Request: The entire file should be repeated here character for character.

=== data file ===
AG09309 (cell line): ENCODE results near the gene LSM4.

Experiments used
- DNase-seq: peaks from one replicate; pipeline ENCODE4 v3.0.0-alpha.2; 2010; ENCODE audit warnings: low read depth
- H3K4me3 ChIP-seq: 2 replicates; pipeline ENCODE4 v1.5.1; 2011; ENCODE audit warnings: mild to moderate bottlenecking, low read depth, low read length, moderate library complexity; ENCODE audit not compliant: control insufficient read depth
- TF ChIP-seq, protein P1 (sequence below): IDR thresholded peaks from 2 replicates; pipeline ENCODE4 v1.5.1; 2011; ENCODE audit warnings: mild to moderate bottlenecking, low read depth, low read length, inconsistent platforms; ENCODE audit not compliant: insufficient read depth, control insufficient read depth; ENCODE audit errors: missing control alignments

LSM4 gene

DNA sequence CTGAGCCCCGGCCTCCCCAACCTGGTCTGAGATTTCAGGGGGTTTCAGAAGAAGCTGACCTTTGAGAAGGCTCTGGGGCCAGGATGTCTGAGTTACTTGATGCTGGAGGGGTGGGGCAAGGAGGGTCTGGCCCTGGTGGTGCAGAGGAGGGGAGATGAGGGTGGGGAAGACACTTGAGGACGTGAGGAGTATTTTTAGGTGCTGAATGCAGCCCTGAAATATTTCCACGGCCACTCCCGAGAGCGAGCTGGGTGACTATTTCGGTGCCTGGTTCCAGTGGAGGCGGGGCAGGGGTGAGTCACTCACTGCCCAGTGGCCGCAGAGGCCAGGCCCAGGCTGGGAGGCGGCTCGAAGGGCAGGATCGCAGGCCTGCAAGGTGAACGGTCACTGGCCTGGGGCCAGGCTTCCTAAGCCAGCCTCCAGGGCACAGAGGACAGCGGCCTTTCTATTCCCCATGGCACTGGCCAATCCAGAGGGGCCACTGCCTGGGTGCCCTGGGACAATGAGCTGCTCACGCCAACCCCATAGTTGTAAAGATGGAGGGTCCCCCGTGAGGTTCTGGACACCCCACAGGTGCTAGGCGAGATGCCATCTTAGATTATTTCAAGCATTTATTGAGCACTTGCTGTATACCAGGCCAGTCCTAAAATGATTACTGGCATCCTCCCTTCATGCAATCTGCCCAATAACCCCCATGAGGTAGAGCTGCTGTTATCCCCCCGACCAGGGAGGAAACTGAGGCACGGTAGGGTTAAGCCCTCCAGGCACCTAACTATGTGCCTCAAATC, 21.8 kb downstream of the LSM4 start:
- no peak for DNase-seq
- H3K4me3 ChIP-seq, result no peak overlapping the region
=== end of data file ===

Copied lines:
AG09309 (cell line): ENCODE results near the gene LSM4.

Experiments used
- DNase-seq: peaks from one replicate; pipeline ENCODE4 v3.0.0-alpha.2; 2010; ENCODE audit warnings: low read depth
- H3K4me3 ChIP-seq: 2 replicates; pipeline ENCODE4 v1.5.1; 2011; ENCODE audit warnings: mild to moderate bottlenecking, low read depth, low read length, moderate library complexity; ENCODE audit not compliant: control insufficient read depth
- TF ChIP-seq, protein P1 (sequence below): IDR thresholded peaks from 2 replicates; pipeline ENCODE4 v1.5.1; 2011; ENCODE audit warnings: mild to moderate bottlenecking, low read depth, low read length, inconsistent platforms; ENCODE audit not compliant: insufficient read depth, control insufficient read depth; ENCODE audit errors: missing control alignments

LSM4 gene

DNA sequence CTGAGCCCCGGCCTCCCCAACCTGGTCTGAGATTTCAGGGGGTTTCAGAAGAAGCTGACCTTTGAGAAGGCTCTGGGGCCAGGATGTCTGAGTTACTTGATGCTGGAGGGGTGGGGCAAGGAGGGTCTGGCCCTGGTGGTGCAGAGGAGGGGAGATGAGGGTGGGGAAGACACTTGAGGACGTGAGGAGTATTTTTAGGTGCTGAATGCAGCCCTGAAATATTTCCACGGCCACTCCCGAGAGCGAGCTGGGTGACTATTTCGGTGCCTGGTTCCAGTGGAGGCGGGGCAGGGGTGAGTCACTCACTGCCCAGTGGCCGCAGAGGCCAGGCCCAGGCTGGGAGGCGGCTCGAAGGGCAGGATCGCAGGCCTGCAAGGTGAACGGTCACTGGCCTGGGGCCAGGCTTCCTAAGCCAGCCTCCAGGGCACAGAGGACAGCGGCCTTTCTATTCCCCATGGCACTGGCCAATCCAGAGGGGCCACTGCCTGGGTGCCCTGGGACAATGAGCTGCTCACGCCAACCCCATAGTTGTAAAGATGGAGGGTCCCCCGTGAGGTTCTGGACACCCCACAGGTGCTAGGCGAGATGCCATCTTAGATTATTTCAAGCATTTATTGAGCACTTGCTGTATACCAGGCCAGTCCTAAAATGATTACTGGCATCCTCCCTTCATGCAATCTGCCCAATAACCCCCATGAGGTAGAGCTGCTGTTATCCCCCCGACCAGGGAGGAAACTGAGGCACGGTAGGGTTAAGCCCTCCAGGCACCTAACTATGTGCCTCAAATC, 21.8 kb downstream of the LSM4 start:
- no peak for DNase-seq
- H3K4me3 ChIP-seq, result no peak overlapping the region